Teaching Shakespeare!

A Folger Education Blog

Continuing the Conversation on Identity, Difference, and Community

The Folger Shakespeare Library is excited to continue CrossTalk DC, a community engagement initiative through NEH’s Humanities in the Public Square project. And though many of you reading this blog live and teach outside of the DC area, we wanted you to know about our local work since it (a) uses literature as a lens and (b) gathers all kinds of people to explore big, timely questions that we cannot afford not to ask.

Here’s where this initiative has been:

May 15 –  Folger Kick-off Forum

(Images: Tracy Russo)

July 20 – Our Beloved Community, an intergenerational conversation coordinated by Metropolitan AME Church

July 21 – Changing Merchant Class in DC, a panel discussion with District of Columbia Public Library

August 8 – Spoken word response to Aaron Posner’s new play District Merchants, a reimagining of Shakespeare’s The Merchant of Venice, and an open mic by Anacostia Community Museum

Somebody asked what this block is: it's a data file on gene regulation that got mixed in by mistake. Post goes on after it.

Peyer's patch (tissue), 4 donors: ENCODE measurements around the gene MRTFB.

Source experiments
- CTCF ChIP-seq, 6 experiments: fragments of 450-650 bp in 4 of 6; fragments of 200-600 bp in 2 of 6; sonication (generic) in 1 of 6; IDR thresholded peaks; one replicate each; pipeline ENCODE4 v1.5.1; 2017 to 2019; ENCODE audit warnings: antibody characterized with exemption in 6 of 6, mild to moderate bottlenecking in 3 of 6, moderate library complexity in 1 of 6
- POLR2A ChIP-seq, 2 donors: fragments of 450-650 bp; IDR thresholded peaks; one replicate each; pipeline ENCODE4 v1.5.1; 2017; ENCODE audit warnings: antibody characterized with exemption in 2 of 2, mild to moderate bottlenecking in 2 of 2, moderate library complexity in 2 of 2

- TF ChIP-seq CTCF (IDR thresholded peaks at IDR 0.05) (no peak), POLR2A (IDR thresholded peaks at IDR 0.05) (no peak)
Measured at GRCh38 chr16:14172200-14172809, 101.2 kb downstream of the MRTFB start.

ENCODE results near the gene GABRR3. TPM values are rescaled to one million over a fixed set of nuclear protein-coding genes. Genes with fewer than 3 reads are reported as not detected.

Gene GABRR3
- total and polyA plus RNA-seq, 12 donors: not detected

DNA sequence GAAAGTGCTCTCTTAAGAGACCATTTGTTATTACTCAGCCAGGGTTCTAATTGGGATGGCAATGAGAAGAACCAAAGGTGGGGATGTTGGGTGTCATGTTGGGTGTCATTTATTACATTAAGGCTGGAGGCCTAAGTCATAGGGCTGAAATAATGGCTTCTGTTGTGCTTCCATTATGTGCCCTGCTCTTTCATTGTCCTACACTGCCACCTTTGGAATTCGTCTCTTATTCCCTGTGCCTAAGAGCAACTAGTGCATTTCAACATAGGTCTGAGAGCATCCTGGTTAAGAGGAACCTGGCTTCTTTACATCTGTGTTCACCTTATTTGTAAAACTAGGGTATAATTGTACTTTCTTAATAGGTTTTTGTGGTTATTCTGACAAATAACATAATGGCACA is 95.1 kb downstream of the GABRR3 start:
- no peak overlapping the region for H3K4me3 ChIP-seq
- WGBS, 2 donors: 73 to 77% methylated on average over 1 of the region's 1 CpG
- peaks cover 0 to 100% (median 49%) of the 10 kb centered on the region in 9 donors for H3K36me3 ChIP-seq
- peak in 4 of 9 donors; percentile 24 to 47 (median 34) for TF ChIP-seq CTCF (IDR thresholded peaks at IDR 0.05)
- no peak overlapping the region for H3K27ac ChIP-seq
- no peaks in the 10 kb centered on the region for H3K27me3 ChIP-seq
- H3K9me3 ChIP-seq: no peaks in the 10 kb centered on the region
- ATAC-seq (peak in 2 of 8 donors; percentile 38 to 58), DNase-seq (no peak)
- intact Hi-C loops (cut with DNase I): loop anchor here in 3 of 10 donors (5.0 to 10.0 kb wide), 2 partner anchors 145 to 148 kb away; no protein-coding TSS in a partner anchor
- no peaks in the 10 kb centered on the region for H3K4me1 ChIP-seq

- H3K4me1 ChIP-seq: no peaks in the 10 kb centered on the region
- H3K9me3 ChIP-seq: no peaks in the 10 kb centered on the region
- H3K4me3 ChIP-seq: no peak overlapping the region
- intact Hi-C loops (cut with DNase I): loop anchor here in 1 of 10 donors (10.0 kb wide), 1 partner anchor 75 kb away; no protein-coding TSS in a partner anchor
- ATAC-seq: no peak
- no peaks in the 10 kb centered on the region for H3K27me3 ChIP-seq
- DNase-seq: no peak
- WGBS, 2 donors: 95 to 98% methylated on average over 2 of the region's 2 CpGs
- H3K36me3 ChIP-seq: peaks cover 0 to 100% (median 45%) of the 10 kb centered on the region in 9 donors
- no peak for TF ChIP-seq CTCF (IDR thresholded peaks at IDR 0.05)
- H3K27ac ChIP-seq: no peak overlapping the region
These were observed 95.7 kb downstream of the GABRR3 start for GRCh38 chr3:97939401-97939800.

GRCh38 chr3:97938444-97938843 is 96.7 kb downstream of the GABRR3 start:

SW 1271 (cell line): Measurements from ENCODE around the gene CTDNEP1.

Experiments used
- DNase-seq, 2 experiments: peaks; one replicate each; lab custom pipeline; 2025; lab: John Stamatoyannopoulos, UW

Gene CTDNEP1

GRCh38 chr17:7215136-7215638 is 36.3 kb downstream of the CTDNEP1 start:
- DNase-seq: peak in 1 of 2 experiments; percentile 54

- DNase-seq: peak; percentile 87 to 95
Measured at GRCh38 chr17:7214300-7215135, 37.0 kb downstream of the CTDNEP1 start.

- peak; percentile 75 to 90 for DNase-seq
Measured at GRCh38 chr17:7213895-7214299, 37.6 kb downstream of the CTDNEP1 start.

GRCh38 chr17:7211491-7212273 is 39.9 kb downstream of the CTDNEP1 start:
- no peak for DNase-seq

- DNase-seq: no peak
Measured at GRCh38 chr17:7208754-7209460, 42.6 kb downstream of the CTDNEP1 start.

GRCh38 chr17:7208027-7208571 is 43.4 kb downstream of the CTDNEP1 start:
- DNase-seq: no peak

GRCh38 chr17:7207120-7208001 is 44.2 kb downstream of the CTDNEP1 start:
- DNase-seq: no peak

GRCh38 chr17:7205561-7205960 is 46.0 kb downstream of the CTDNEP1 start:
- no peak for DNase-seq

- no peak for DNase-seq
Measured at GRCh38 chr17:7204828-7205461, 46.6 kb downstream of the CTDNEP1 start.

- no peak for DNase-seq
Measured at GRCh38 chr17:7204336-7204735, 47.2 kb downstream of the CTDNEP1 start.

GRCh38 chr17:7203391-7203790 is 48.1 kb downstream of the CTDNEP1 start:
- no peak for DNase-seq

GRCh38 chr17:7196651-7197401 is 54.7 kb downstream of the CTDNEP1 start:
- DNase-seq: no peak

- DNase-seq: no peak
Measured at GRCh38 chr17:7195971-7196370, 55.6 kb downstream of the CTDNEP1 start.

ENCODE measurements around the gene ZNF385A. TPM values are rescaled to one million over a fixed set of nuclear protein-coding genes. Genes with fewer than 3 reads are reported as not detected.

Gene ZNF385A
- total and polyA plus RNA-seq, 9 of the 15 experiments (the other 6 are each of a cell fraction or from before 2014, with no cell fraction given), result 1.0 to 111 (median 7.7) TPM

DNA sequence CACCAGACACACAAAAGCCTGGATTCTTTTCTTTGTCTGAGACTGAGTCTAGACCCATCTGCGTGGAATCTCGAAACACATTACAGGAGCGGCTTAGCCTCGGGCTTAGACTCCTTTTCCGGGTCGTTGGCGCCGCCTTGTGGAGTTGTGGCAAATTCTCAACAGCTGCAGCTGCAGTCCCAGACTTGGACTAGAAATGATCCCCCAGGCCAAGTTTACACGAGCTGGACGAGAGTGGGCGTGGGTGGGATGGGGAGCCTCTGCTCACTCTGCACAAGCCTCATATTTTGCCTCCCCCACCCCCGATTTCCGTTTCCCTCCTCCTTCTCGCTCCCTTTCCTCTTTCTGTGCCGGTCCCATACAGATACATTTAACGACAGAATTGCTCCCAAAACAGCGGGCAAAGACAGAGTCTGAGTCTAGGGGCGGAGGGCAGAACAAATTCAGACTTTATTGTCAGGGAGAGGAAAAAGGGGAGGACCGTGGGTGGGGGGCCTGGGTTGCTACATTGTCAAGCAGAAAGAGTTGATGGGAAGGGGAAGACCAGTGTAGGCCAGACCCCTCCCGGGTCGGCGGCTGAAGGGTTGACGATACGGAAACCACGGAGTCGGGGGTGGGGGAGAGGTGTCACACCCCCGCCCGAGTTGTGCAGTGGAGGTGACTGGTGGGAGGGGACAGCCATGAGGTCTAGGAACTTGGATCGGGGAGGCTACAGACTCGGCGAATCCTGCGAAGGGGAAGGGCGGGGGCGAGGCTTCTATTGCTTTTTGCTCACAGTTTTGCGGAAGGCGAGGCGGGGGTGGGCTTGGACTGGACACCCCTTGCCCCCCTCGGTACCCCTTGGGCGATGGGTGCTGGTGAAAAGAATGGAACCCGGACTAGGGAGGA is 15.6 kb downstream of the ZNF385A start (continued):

October 5 – A Campus Community Conversation at Trinity Washington University

December 8 –  “What does it mean to be an other?” A Student Photography Exhibition on display at Anacostia Community Museum from District of Columbia Public Schools. DCPS is continuing the student photography project into this spring. In April, twenty-five students will have their artwork on display at the Anacostia Community Museum.

(Images: Folger Library)

And here’s where CrossTalk is headed:

The Folger will continue to support our partner organizations efforts in community conversations. We are also looking forward to having two events in the coming months at the Folger, in addition to supporting Metropolitan AME Church, Trinity Washington University, and DCPS this spring!

CrossTalk in your classroom, YES please!

We are currently working with a group of middle and high school teachers to develop a whole wave of classroom materials that will engage literature and the humanities to facilitate student conversations about race, religion, and “otherness” in the classroom. Using the plays The Merchant of Venice and District Merchants, we are creating lesson plans and an extensive list of supplemental readings for use in your classrooms. Stay tuned!

Leave a Reply

  • (will not be published)